Originally Posted by JC Web View Post

      I disagree with the people saying to do nothing. And it's not about how much traffic you have or how many customers have bought. There are many major retailers who implement cart abandonment features. I get emails all the time from major retailers when I've added an item to cart and didn't buy. It's just smart business. It's part of optimizing your sales funnel and increasing your profit.

      A customer that has gotten to the cart is the most interested customer you are ever going to get. It would be stupid to stop selling them at that point. You'll send multiple emails to people whom you don't know are specifically interested in buying a product to try to sell them on it but when you know someone has enough interest to have gotten to the cart, you just stop selling? That doesn't make any sense. Those large companies that email me, that have plenty of customers, traffic, and make millions and billions a year, know the value of getting those customers.
      Yes, it IS about how much traffic you get.

      The OP is complaining about ONE prospect. He does not say 20, 50, or 100 people went through his funnel and many of them did the same thing. Just one.

      If a significant % of prospects did abandon the cart, then yes, that would be a signal that some investigation should be done. But the OP is not there yet and that is not the nature of the question that was asked.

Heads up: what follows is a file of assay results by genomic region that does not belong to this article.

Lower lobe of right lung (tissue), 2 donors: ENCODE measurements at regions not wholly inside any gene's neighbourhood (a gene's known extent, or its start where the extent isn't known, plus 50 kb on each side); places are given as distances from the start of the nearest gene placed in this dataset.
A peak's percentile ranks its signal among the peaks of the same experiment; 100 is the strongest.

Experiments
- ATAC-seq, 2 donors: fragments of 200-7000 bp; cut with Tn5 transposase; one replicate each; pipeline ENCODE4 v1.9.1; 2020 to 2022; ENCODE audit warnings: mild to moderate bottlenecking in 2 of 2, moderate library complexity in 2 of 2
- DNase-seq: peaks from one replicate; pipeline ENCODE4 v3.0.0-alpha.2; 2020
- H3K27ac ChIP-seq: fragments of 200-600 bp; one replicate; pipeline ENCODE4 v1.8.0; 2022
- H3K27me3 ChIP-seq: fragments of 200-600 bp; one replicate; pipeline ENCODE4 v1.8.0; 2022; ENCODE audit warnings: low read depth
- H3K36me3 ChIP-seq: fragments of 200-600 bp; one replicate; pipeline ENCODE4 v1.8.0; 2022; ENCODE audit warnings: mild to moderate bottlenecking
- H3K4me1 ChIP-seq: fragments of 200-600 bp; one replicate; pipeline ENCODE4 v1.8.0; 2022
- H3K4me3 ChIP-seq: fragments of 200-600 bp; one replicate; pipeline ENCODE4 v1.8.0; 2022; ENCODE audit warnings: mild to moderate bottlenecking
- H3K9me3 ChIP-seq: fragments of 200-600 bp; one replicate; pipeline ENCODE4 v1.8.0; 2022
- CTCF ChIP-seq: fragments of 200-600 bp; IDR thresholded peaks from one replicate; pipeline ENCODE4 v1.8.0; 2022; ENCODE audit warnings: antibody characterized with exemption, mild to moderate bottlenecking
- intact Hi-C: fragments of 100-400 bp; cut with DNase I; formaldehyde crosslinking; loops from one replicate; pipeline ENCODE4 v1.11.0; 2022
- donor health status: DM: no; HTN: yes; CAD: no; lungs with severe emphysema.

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      • Profile picture of the author JC Web
        Originally Posted by Jason Kanigan View Post

        Yes, it IS about how much traffic you get.

        The OP is complaining about ONE prospect. He does not say 20, 50, or 100 people went through his funnel and many of them did the same thing. Just one.

        If a significant % of prospects did abandon the cart, then yes, that would be a signal that some investigation should be done. But the OP is not there yet and that is not the nature of the question that was asked.
        I didn't say anything about investigating a problem. I talked about follow up, which is an important part of the sales process. This should be in place whether it is one customer or 1 million customers.
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  • Profile picture of the author TakenAction
    You need to have a pixel that tracks cart abandonment and a autoresponder series (few emails) that will
    be in place to get them to go back and continue the sale.

    Once you have it in place, its there. Little work for a lot of money that could be attained.
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    The best thing you can do is put yourself out there.

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  • Profile picture of the author Van Dam
    Send the customer a reminder that their is an item in their cart. Wait a few days. Send them a reminder with a discount.
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  • Profile picture of the author cjsparacino123
    I can't count on two hands the number of prospects that said yes to my price and offer that then bailed out on me.... its bizarre... Might be the niche im in.. but once you get that yes.... ;-)